(Why discount runs scored and runs batted in to any degree? Easy: Find me the rule that says you can drive yourself in. Find me the player who steals three bases in one unmolested turn on the bases every time he reaches base. Find me the player who can steal home at will every time he reaches third base. Not even Rickey Henderson, the Man of Steal himself, could do that.)

Charlie Blackmon’s hits as of Friday morning were: 31 singles, seven doubles, one triple, and three home runs. That’s 31 + 14 + 3 + 12 bases each. That’s 60 total bases. We’re not talking about a fellow who’s coming up very big in the extra-base hit department (26 percent of his hits are extra-base hits so far), but we are talking about a productive fellow regardless.

Walks—You’d think the walks would be covered within the total bases, but they’re actually not. But I think a player who’s sharp enough at the plate to read the zone and the pitches in flight and take them appropriately should get particular credit for that. The walk doesn’t count as an official at-bat, of course, but unless I have been very deceived by my own eyes all these years, the last I looked the man was at bat, in the batter’s box, when he worked out the walk, and he wasn’t there without his bat.

Intentional Walks—It may seem superfluous since they’re also counted in the total walks, but there’s a damn good reason a player should get additional credit for intentional walks. Why would you not credit him for a batting situation in which the other guys would rather he take his base than their heads off? Whether it’s him taking their heads off or the guy batting behind him posing the better shot at a defensive out, that batter should get credit for being presence enough that they don’t want him swinging the bat.

Sacrifice Flies—The one change I made to my original RBA concept is removing sacrifice bunts from the equation. Not just because the bunt in general is in disfavour now but because of the basic reason it fell that way in the first place—you don’t give the other guys a free out to use against you.

So you moved the runner over? Good for you. But you also gave your team one less out to work with trying to get that man home, and your chances of getting him home just fell by 33.33 percent. Don’t get me started on the fools who think bunting a runner over with two outs is sound baseball. (And, as the invaluable Keith Law has put it, show me any crowd at the ballpark under normal circumstances who paid their way in to see all those sac bunts dropped, or flipped on the TV set to watch them.)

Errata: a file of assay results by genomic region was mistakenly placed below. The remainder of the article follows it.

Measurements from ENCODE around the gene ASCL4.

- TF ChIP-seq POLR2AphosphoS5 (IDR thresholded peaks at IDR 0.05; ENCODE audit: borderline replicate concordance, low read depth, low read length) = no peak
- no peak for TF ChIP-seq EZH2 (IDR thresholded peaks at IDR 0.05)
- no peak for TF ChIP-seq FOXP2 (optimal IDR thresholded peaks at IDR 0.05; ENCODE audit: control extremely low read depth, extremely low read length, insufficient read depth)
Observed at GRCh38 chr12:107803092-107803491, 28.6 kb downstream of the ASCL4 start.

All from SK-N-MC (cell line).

So why keep sacrifice flies but not sacrifice bunts in the RBA formula? Easy: sacrifice flies aren’t intentional outs and, by their very design and the rule book, they put runs on the scoreboard.

There isn’t a batter on the planet who goes up to the plate thinking, “Let me take one for the team. I’ll just hit this fly ball right to Bernie Boxorocks in left field so I can get Frankie Feetsies home from third on the cheap.” That batter kinda sorta wants to reach base himself, unless he gets to step on each base en route home plate after hitting one into the nearest cardboard cutout or stuffed animal in the seats.

Hit By Pitches—As Groucho Marx once said, this is so simple a child of five knows it, now let’s find a child of five.

It doesn’t matter whether he was just trying to push you back off the plate. It doesn’t matter if he drilled you because you took him over the International Date Line your last time up. It doesn’t matter if he did it because he’s P.O.ed that the guy just ahead of you took him there. It doesn’t even matter if he drilled you for wearing a cheating team’s uniform even though you weren’t on the team to join in the cheating.

If that pitcher wants to hand you first base on the house the hard way, let it be on his head and the plus side of your ledger.

As of this morning the Show had one other .400 hitter—D.J. LeMahieu, about whom the bad news is that he’s another hapless New York Yankee on the injured list. (Yes, children, if The New England Journal of Medicine could have been last year’s Yankee yearbook, this year’s may yet become The Journal of the American Medical Association.) RBA says LeMahieu’s really batting .556.